The New River Gorge

Part Five
A wet autumn day in Thurmond.

Any time I visit the New River Gorge I almost always spend some time in Thurmond. For rail fans visiting southern West Virginia, Thurmond is certainly a must see place. Almost all of the railroad structures which crowded this narrow strip of flat land are gone. Still, there is much about this place which carries you back a hundred years to the boom times of the New River coal fields. A great deal has been written about Thurmond, much of it available on-line, and I’ll not do a history summary here. But I will touch on some of the highlights. Read more

The New River Gorge

Part Four

Read The New River Gorge Part One; Part Two; Part Three

The Sewell Bridge

In Part Three we had just arrived at the Sewell Bridge. Here on the south side of the Sewell Bridge was the location of the western terminus of the Southside Junction. Most of the mining in the Gorge was “drift mining” – coal seams were exposed on the mountain slopes and all that required was building access up to the seam and then mining into it. Since the New River had simply interrupted the various seams, those on the north side were continued on the slopes of the south side. The Southside Junction was built to accommodate mining these other seams. The Southside Junction ran from here up to Dun Glen across from Thurmond, West Virginia.

Read more

The New River Gorge

Part Three

Read The New River Gorge Part One here and Part Two here

The New River Gorge Bridge as seen from Bridge Buttress

In Part Two, we had just begun to explore Fayette Station, West Virginia.  Here Route 82 (one way from the north side of the Gorge and back up the other side) descends the mountain to the river then back up along the south side.  Before the New River Gorge Bridge was built, Route 82 was how the Gorge was crossed at this location.  At that time it was two way but for years now it has been limited to one way traffic.

Fayette Station is a busy place during the warm months.  It is a center of activity for raft take-outs, rock climbing, viewing the bridge and for several waterfalls which are within walking distance.  It also has a great rail fan location which I’ll get to later. Read more

The New River Gorge

Part Two

(Click here to read The New River Gorge – Part One)

Looking track east from the overlook at Hawk’s Nest. Here, main #2 continues along the south side of the river while main #1 crosses the bridge and continues along the north side. The two mains rejoin on the north side at the bridge crossing at Cunard, West Virginia.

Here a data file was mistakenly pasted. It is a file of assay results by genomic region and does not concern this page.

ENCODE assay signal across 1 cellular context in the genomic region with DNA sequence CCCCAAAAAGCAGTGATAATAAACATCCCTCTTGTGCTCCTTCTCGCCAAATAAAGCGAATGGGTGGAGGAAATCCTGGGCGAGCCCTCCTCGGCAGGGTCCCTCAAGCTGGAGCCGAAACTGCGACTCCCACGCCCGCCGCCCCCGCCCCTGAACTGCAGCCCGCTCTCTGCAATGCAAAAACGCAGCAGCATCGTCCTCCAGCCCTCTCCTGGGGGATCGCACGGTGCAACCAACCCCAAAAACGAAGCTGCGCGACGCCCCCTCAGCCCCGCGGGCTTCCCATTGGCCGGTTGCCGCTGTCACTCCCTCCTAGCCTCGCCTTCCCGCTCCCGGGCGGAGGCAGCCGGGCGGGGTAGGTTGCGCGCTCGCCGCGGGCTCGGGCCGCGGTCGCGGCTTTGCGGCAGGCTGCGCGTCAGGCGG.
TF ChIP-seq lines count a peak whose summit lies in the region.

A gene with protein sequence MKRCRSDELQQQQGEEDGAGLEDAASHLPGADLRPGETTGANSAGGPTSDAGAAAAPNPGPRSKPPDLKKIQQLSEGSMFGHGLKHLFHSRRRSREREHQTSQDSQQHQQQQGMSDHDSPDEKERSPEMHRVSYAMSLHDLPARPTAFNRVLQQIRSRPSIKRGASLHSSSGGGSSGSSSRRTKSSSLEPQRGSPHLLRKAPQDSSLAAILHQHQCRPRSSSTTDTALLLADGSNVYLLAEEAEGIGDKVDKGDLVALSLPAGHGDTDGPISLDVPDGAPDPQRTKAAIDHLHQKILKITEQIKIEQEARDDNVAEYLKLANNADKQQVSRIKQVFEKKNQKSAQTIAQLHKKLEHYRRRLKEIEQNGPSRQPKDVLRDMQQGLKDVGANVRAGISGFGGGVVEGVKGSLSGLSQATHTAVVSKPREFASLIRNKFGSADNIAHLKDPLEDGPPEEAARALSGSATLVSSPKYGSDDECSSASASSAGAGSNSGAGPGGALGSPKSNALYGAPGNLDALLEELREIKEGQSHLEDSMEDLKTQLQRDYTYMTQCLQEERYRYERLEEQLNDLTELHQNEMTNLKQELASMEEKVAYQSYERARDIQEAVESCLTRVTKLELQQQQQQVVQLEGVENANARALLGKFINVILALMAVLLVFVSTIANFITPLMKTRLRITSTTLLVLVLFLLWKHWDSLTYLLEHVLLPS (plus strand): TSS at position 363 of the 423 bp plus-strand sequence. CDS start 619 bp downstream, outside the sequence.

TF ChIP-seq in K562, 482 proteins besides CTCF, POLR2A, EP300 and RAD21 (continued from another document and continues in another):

In Part One we left off at Cotton Hill, West Virginia. As we move track east we soon come to Hawk’s Nest, only a couple of miles upriver from Cotton Hill. At Hawk’s Nest you step into the rich coal mining history of the Gorge. The 30 track miles from Hawk’s Nest to Quinnimont contain almost the entire history of New River coal. In the peak years early in the last century the Chesapeake & Ohio Railway (C&O) serviced 75 mines along this stretch of river including the various branch lines that crawled up the several side canyons.

Read more

Editor’s Notebook

South portal of the Paw Paw Tunnel on December 27th, 2016. The walk through the tunnel on the old towpath is a little over one-half mile. A flashlight is required.
Across the Potomac river from Paw Paw, West Virginia, a landmark canal tunnel stands which is also associated with the early years of railroading. The largest structure on the Chesapeake and Ohio Canal, the 3,118 foot long Paw Paw Tunnel was built at the height of the race between the C&O canal and the Baltimore and Ohio Railroad to reach the Ohio River. Construction of the tunnel began in 1836, but labor disputes, unexpected construction difficulties and lack of funds delayed completion until 1848. The C&O Canal and the B&O Railroad were both born on July 4th, 1828. In Georgetown (Washington, DC) the C&O Canal held an elaborate ceremony with President John Quincy Adams in attendance. In Baltimore the groundbreaking for the B&O railroad was more modest. Charles Carroll, the last remaining signer of the Declaration of Independence dug the first shovel-full of dirt to begin the construction of the railway. As the two companies made their way westward disputes over property were inevitable. At Point of Rocks, Maryland, competing claims to the narrow right of way resulted in a four year delay in construction until the courts ruled in the canal's favor. In the end, of course, the railroad won out. The Baltimore and Ohio reached Cumberland, Maryland in 1842, eight years ahead of the canal. After a disastrous flood in 1889 bankrupted the C&O, the canal came under the control of the Consolidation Coal Company, which was principally owned by the B&O. The canal closed in 1924.
The Center for Railroad Photography & Art recently published The Railroad and the Art of Place, by David Kahler, who is a contributor to The Trackside Photographer. It is an evocative look at how railroads shape the visual and cultural landscape. We will have an in-depth article about the book in March. In the meantime you may learn more and order here. 

The New River Gorge

Part One

Far below the Hawk’s Nest overlook, a stack train moves east through the New River Gorge.

In 1872 Collis P. Huntington took an overnight float trip down the New River from Hinton to Hawk’s Nest to see where his railroad was going. By 1873 the line was finished. By 1874 the first branch line (Laurel Creek, Quinnemont) was open as was the first mine (Laurel Creek, Joseph Beury).  Cutting ever deeper through the mountains, the New River exposed four coal seams world famous for high quality, high BTU coal.
Read more